Bitcoin is Miles Ahead of Central Bank Digital Currencies

Governments around the world are grappling with how to implement digital currency standards. Many have opposed bitcoin as legal tender and are exploring their own digital currency pilots to “maintain monetary control”.

However, for those looking at central bank digital currencies, the divide between them and bitcoin is less stark in ways that may be counterintuitive at first.

Analog states want to transfer their “trust” to a digital form in order to gain more control and control over their citizens. This is the future that bitcoin can hedge, and there are several reasons why central bank digital currencies are not as reliable or as good an idea as some politicians would have you believe.

1- Central Bank Digital Currencies (CBDC) are still very unproven

While most countries around the world have embraced pilots of central bank digital currencies, it’s still a fairly unproven concept. China’s digital yuan (e-CNY) may be one of the furthest along, but it’s still not quite ready for prime-time, with only limited city-by-city pilots and a pilot during the Winter Olympics. Countries have devoted a lot of resources to researching and potentially testing the concept, but the reality is that no central bank digital currency has decades of experience in maintaining digital value and consistency for a range of retail customers by 2022.

This is important because bitcoin has a track record of dealing with large amounts of demand, transaction volume, and attack vectors. While central banks have a lot of experience in issuing currencies that are difficult to imitate or cheat in the analog world, this does not mean that their experience is completely applicable to the digital world, where attack vectors are very different.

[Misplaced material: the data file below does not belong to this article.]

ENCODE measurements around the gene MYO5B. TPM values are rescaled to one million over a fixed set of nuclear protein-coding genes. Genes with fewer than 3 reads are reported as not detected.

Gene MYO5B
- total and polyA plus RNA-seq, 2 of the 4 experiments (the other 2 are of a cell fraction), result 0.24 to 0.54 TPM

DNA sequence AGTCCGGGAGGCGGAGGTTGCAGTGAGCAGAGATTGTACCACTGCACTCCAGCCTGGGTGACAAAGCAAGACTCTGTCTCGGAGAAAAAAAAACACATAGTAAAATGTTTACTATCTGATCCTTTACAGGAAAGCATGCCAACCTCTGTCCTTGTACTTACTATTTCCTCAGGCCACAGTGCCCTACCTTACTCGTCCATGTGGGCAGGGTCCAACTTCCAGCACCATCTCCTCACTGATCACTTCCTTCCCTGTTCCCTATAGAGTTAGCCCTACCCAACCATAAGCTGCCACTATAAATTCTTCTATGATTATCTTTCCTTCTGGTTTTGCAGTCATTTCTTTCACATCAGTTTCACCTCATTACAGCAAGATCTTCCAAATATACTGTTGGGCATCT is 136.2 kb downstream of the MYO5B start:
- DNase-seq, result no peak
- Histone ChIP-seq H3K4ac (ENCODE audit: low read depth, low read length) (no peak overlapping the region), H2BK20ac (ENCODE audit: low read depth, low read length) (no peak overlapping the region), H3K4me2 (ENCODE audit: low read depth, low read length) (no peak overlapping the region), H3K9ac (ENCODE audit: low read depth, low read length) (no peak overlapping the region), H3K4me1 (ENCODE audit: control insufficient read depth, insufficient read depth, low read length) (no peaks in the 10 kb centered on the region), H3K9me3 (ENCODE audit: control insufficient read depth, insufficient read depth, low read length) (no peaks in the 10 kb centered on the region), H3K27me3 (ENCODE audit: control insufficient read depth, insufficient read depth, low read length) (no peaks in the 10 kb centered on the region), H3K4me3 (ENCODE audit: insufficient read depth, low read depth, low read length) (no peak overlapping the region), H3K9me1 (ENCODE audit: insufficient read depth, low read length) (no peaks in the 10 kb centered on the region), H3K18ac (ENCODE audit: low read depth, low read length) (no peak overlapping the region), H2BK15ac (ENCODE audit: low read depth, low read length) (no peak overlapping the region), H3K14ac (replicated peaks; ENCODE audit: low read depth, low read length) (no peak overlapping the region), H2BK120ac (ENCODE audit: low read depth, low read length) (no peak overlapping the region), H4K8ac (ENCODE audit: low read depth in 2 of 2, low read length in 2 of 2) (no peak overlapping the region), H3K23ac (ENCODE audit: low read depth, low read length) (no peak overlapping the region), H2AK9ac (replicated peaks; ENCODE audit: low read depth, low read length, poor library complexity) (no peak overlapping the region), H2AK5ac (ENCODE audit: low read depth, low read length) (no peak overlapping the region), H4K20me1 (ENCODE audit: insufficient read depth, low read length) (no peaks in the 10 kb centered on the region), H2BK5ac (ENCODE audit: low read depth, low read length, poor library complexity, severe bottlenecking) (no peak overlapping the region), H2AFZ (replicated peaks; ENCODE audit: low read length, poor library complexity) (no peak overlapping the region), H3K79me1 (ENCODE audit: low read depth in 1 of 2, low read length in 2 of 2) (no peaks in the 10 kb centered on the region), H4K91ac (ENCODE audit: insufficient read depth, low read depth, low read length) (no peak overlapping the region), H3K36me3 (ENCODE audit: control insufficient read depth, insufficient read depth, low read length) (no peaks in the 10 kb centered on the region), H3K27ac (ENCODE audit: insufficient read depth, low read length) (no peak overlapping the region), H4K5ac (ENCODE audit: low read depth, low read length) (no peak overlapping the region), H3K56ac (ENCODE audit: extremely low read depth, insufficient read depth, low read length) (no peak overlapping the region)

We see governments struggling to protect their digital data, enlisting the help of local tech powerhouses: companies like Microsoft in the US
, and companies like Huawei in China. Disclosure of Shanghai police database could leak personal information of one billion Chinese residents. In 2020, the US federal government suffered a major data breach.

An entire ecosystem and a lot of documentation has been built around Bitcoin that is unlikely to be replaced or replicated by a single government – ​​especially since innovation is not localized states in the globalized Internet, where the Internet itself relies on a global network of collaborators and users. to complete.

2- Native top-down systems are not how software flourishes

Looking at the movement of protocols and the evolution of the Internet, it is cross-country open source collaboration that helps build innovative products quickly.